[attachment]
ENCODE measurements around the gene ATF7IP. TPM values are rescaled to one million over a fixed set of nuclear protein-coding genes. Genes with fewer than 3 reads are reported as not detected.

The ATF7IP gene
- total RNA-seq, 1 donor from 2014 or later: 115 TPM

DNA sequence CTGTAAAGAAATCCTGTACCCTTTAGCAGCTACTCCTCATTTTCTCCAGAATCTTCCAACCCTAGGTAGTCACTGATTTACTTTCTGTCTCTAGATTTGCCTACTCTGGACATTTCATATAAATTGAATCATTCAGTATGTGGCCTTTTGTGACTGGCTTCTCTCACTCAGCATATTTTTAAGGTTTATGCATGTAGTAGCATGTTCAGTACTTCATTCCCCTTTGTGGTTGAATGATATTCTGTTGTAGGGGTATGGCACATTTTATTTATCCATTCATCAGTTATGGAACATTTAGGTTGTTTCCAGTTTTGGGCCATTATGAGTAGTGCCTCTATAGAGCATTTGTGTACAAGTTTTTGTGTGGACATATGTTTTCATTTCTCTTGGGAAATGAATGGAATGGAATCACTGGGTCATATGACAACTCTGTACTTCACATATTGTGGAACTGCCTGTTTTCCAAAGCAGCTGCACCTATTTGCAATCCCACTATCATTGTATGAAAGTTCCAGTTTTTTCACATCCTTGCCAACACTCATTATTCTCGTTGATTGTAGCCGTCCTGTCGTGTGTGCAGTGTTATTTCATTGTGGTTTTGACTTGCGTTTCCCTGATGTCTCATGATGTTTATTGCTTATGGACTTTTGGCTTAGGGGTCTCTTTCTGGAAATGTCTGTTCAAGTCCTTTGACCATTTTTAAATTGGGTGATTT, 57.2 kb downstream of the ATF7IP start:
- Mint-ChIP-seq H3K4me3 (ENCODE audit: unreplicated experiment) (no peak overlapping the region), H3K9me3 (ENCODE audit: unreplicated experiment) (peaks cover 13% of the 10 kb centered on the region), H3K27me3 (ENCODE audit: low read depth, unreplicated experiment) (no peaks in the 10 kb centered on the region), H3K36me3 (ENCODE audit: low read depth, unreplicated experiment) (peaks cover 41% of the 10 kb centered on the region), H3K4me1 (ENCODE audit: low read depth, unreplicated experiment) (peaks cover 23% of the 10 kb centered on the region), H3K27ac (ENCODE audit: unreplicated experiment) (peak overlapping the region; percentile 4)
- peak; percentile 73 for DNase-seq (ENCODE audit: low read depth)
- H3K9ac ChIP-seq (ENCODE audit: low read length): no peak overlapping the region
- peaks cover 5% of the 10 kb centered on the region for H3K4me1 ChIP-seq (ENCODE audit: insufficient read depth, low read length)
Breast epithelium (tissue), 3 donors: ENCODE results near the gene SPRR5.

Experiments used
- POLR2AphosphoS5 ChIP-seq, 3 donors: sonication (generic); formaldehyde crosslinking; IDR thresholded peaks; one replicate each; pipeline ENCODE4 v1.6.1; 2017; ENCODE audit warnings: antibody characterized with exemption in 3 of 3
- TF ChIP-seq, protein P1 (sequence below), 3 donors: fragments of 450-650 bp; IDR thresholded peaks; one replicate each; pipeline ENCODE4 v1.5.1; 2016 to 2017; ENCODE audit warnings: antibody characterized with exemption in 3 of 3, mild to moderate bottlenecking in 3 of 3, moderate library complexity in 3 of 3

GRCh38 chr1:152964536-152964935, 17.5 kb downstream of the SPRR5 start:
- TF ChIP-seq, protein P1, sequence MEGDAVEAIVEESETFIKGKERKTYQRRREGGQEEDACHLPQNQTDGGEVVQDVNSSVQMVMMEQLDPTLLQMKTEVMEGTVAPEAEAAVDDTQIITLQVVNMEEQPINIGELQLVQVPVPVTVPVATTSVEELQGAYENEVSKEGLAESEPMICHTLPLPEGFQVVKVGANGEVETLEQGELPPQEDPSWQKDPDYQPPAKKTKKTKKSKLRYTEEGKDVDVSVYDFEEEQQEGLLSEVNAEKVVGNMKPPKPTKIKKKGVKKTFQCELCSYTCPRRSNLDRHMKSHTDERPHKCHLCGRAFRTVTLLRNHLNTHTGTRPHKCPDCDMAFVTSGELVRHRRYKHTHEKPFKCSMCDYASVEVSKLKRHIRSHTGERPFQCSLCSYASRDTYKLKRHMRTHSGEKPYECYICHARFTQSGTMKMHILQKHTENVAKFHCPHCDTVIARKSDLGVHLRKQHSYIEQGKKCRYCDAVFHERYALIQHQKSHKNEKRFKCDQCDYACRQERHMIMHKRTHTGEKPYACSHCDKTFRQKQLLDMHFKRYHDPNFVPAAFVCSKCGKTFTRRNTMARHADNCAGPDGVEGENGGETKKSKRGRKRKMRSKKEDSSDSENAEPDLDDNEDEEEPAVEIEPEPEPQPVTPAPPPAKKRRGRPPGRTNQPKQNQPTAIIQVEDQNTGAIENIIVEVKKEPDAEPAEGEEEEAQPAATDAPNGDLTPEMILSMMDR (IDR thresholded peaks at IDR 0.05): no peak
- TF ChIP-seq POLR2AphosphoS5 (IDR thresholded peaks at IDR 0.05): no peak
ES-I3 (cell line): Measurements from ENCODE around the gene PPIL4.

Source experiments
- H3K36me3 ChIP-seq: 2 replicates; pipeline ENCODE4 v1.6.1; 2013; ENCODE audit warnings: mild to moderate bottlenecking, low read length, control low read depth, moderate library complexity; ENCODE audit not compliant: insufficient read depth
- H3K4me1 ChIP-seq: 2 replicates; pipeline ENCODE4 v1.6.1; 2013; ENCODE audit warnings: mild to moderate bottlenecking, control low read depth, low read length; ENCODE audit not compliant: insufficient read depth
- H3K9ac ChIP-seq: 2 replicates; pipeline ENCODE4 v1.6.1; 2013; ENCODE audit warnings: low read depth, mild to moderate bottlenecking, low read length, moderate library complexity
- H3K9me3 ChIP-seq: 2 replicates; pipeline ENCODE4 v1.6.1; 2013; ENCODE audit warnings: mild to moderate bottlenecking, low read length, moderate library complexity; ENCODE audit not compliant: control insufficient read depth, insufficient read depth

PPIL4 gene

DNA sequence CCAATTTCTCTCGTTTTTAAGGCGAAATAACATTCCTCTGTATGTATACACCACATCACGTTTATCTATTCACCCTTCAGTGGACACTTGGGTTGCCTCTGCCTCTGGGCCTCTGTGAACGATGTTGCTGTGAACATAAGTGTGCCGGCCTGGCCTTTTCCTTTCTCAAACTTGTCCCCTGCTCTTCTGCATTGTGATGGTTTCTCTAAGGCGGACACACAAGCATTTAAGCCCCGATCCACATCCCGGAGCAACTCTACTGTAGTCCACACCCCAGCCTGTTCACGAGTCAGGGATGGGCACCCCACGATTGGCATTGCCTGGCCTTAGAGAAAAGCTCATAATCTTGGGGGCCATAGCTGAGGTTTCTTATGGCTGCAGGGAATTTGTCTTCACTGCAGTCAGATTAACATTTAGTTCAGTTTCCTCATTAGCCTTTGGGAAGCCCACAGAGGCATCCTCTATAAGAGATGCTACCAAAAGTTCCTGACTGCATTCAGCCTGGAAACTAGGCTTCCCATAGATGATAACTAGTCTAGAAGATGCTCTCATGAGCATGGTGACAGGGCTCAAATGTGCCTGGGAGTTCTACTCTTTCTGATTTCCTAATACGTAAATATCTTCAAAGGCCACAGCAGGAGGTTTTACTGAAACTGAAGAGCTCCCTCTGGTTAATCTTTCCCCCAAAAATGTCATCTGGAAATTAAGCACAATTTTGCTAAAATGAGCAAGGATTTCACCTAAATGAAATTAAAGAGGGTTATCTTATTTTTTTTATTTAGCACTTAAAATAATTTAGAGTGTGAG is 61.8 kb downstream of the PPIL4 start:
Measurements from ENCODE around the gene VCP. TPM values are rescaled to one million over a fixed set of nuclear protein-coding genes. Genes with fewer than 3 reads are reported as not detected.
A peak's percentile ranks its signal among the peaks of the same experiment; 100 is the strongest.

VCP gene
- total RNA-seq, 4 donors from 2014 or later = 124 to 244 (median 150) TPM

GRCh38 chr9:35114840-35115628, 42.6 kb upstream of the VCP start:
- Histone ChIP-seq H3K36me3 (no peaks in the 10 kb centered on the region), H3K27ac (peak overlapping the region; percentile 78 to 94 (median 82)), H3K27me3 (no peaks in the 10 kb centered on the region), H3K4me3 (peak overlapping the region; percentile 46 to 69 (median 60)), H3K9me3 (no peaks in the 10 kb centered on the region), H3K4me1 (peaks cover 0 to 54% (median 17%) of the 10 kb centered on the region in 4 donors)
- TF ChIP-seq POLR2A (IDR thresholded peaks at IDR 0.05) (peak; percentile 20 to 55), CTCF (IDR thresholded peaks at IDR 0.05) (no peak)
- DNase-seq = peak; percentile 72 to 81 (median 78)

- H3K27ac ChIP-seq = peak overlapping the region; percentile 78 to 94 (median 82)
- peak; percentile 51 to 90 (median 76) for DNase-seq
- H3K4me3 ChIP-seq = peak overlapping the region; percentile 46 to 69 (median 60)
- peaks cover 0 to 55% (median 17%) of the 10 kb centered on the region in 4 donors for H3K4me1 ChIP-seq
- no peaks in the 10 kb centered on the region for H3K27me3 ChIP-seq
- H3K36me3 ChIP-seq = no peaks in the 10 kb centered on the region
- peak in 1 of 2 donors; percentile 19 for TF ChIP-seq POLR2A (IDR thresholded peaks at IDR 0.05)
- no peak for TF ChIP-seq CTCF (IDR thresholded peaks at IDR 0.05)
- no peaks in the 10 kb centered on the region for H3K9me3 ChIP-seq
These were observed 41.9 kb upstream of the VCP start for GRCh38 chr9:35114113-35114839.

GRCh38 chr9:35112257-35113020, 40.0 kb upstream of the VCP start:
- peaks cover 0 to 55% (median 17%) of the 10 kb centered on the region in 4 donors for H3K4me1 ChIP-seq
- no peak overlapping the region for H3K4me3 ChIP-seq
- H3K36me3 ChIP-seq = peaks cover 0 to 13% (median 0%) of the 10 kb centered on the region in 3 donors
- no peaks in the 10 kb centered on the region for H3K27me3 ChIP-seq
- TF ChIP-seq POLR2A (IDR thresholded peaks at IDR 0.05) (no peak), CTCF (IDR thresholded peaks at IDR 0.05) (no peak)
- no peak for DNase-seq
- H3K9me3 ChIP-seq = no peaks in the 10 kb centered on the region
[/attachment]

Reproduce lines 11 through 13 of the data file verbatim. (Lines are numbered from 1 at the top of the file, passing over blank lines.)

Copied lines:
- POLR2AphosphoS5 ChIP-seq, 3 donors: sonication (generic); formaldehyde crosslinking; IDR thresholded peaks; one replicate each; pipeline ENCODE4 v1.6.1; 2017; ENCODE audit warnings: antibody characterized with exemption in 3 of 3
- TF ChIP-seq, protein P1 (sequence below), 3 donors: fragments of 450-650 bp; IDR thresholded peaks; one replicate each; pipeline ENCODE4 v1.5.1; 2016 to 2017; ENCODE audit warnings: antibody characterized with exemption in 3 of 3, mild to moderate bottlenecking in 3 of 3, moderate library complexity in 3 of 3

GRCh38 chr1:152964536-152964935, 17.5 kb downstream of the SPRR5 start: